I think I’ve died and gone to Jeep heaven, because my trusty $600 Jeep Cherokee and I just stumbled upon the most incredible Jeep junkyard I’ve ever seen. I want to live in it.
So apparently there’s a bunch of super cool people with a junk yard. Not only that, but these particular super cool people film themselves going absolutely demolition-derby-dooda on some cars, mainly behind the wheel of an unstoppable Volvo wagon.
In the beginning, cars can give a much-needed feeling of hope for the future to their all-too-happy owners picking them up from the showroom. But after a while, cars become sad versions of what they once were, and that's when you get places like this Copart salvage yard treating someone's once-pride-and-joy like a…
Carroll Shelby is worshiped for building the fastest Fords on the planet and admired for creating a handful of fascinating Mopar products, the greatest of which may well be a one-off Shelby-ized truck prototype known as the Street Fighter Rampage.
In a perfect world, your car would never break, and if it did, magic fairies would fly into your car with a stack of fresh parts and fix it for you. But the world isn't perfect. Your car will break, and if you want to a) save money and b) be awesome, you'll fix it yourself.
For years if you needed a part or just wanted to wander through a field of aging Volkswagens, Sunray Bugs in Dade City, Florida was the place to go. Now the owner has until February to finish clearing what's left of the 800 or so old VWs left on his property.
If you've ever wondered what a junkyard full of vintage Russian iron looks like, wonder no more. Complete with a "not sure if it's intended to be comical" music choice, this video takes a look at some of the intriguing automotive oddities you might expect from a old car junkyard in Russia.
From the wide open hood and trunk to the busted out glass, this 1959 Pontiac has all the tell tale signs of an extended stay in a junkyard. When it was captured earlier this year in Alberta, Canada it looked like this late 50s sedan still had quite a few useful parts left to give.
Photo Credit: raelmyfi
It may be tired and weathered, but this 1955 Chevrolet 4400 still looks fairly complete. Unfortunately large commercial trucks such as these are not nearly as desirable as smaller trucks of the same era, which means it's unlikely this old truck will ever see the road again.
This 1952 Buick may have lost a few pieces of trim, but it's managed to hang on to its distinctive grille and front bumper, at least for now. Even though the Texas junkyard where this old Buick was spotted is likely the car's final resting place, at least it is going out with a grin.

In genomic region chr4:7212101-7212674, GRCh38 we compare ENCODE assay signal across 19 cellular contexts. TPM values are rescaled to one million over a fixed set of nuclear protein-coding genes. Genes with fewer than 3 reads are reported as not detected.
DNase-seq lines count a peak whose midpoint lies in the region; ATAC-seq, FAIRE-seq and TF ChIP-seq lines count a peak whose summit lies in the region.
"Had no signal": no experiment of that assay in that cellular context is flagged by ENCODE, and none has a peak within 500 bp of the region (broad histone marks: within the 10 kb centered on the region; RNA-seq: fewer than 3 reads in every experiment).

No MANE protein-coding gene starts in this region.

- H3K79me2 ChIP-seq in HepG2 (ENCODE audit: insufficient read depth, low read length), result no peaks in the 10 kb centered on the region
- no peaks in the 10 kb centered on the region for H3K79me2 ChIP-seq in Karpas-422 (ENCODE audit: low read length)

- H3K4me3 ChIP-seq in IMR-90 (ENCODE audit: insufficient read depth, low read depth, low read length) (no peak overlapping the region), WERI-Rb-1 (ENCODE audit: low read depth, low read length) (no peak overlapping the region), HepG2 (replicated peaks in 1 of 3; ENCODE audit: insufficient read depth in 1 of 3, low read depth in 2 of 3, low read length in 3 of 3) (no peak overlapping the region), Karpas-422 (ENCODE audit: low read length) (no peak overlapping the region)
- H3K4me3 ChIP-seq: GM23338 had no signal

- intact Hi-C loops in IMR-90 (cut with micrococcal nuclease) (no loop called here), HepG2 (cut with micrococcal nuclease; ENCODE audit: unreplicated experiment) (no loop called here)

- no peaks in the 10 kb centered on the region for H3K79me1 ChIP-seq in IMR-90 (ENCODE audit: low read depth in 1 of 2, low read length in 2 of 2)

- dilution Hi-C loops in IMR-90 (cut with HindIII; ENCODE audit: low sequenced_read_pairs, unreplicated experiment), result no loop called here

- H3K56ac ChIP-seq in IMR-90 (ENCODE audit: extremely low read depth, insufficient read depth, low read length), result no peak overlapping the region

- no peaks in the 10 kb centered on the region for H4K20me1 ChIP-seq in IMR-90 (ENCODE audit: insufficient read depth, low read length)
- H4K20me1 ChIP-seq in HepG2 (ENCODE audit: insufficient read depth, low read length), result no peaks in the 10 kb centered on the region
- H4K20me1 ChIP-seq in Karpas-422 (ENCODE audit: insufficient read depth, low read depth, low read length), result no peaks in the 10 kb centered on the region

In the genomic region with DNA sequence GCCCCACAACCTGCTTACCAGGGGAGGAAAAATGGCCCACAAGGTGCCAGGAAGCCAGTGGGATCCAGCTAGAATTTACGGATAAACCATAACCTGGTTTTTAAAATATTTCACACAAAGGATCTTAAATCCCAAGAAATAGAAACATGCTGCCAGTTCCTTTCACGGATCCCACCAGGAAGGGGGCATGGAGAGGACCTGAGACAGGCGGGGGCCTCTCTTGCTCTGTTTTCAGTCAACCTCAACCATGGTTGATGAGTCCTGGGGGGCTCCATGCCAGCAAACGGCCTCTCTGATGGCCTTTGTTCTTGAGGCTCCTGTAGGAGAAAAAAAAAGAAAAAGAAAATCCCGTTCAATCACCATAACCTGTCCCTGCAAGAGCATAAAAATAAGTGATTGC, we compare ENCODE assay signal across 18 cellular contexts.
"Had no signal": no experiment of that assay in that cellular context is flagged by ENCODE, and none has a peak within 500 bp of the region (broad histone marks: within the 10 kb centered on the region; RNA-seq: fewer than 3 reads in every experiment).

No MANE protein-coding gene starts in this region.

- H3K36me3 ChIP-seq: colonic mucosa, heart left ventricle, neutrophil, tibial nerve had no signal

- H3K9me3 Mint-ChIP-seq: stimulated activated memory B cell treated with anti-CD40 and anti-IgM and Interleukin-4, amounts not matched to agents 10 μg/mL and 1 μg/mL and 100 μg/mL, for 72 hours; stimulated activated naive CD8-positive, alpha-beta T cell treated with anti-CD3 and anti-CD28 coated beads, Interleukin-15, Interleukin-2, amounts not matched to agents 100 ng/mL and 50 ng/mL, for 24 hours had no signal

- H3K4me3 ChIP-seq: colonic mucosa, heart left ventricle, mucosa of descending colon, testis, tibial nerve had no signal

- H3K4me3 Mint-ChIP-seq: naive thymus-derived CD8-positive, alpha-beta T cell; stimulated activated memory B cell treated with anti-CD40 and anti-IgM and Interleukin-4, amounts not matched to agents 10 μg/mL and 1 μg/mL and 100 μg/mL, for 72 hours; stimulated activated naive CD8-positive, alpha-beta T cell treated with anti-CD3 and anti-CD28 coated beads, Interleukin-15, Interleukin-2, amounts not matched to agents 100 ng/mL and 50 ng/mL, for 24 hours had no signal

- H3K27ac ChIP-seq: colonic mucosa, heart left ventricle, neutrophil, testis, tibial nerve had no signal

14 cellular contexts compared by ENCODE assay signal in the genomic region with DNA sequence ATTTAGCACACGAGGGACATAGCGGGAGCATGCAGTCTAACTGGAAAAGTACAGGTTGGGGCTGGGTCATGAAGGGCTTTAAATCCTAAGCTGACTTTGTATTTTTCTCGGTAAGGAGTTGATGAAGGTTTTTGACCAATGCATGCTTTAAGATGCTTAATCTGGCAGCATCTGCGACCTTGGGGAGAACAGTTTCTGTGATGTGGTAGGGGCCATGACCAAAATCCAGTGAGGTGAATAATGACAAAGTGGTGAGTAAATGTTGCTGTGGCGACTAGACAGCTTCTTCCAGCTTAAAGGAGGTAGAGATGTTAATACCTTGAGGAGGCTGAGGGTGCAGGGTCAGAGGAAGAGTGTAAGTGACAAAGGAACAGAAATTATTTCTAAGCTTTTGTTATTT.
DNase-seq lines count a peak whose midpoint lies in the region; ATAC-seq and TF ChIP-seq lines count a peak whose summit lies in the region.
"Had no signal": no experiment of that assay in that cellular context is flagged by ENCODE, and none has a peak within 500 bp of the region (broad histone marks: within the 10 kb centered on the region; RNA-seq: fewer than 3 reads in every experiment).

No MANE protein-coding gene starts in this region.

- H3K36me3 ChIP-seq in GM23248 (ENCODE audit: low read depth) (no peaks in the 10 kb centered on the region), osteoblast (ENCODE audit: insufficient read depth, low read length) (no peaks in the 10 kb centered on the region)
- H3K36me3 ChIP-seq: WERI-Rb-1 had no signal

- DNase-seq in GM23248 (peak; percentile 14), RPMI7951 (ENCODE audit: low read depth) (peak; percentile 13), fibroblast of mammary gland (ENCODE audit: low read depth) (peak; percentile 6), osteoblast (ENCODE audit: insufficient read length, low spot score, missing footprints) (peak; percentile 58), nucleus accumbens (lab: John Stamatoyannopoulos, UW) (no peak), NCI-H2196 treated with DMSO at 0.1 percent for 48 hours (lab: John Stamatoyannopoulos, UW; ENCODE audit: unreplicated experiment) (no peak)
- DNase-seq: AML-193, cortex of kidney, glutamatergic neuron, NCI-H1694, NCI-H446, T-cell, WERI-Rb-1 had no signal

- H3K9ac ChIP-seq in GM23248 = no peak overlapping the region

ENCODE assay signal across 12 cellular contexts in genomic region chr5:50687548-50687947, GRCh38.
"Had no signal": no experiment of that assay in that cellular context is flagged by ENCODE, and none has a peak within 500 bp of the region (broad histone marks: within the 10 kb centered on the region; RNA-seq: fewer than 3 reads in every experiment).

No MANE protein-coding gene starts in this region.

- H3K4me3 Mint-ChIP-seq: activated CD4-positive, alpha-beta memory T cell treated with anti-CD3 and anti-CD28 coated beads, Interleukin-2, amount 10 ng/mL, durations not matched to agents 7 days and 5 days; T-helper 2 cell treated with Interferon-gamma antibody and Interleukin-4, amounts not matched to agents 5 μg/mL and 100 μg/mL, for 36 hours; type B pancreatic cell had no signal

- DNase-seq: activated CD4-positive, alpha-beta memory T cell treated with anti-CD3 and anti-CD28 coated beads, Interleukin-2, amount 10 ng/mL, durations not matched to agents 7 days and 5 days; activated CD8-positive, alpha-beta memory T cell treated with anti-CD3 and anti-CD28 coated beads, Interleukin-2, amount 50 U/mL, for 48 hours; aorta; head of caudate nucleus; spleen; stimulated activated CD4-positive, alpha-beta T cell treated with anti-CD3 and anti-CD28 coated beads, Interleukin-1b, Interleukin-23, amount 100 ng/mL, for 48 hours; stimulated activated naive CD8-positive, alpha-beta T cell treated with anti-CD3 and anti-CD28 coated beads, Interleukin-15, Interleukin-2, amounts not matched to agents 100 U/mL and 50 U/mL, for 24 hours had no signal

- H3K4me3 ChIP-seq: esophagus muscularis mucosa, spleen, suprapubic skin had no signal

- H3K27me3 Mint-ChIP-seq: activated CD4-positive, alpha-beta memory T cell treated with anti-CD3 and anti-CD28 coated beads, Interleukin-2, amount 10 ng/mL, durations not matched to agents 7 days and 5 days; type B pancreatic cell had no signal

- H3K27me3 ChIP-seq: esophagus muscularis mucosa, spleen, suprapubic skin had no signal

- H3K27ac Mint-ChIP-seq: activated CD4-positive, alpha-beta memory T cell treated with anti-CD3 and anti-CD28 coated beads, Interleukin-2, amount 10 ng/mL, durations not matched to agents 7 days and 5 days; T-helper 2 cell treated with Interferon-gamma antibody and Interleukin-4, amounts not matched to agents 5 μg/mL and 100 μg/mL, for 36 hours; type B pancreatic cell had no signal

Car lovers are losing junkyards like the ones shown to time, increased environmental regulation and the rising cost of scrap metal. As the amount of old untouched junkyards dwindle catching a glimpse of the ones that remain, like this collection of old trucks in Canada, becomes that much cooler.
After reading about the 1,000-car rattlesnake-infested junkyard in Texas last week, a Jalopnik reader decided to survey the scene. Google's satellites were right: What Detroit makes, the earth takes. Here's a look inside a huge rotting classic car graveyard.
The origin of this photo is unclear, but that's definitely a mostly undressed Rosario Dawson in a junkyard. Also unclear is what the Econoline did to be so lucky. [via BZRong]
Car ownership is a gamble. Owning the perfect car can easily turn out less than perfect. Buying a crappy car can sometimes work out a lot better than expected. You really never know. What‘s the best car you've ever owned?
Somewhere in northeast Ohio meadow sits massive throng of rusting 1950s military aircraft. Here's the story behind the incredible horde of aircraft, complete with aerial pictures. UPDATE
Junkyards. They're the unsung heroes of car lovers. They help us keep the cars we rely on running cheaply and rebuild the cars we love. Every car guy has a tale from the junkyard. Here's one of mine.
For the past few years, photographer Troy Paiva has shot the Pearsonville junkyard in the Mojave Desert at night, using long exposures, flashlights and colored spotlights to "reanimate" piles of old American iron.
When we did the Junkyard Build Quality challenge with door panels, the Audi 80 won handily, with top-shelf fasteners, few hidden corners cut, and well-thought-out design. We're moving into sportier— and pricier— territory here, with a 1993 BMW E36 yielding its speedometer to Shawn's crude-yet-effective junkyard…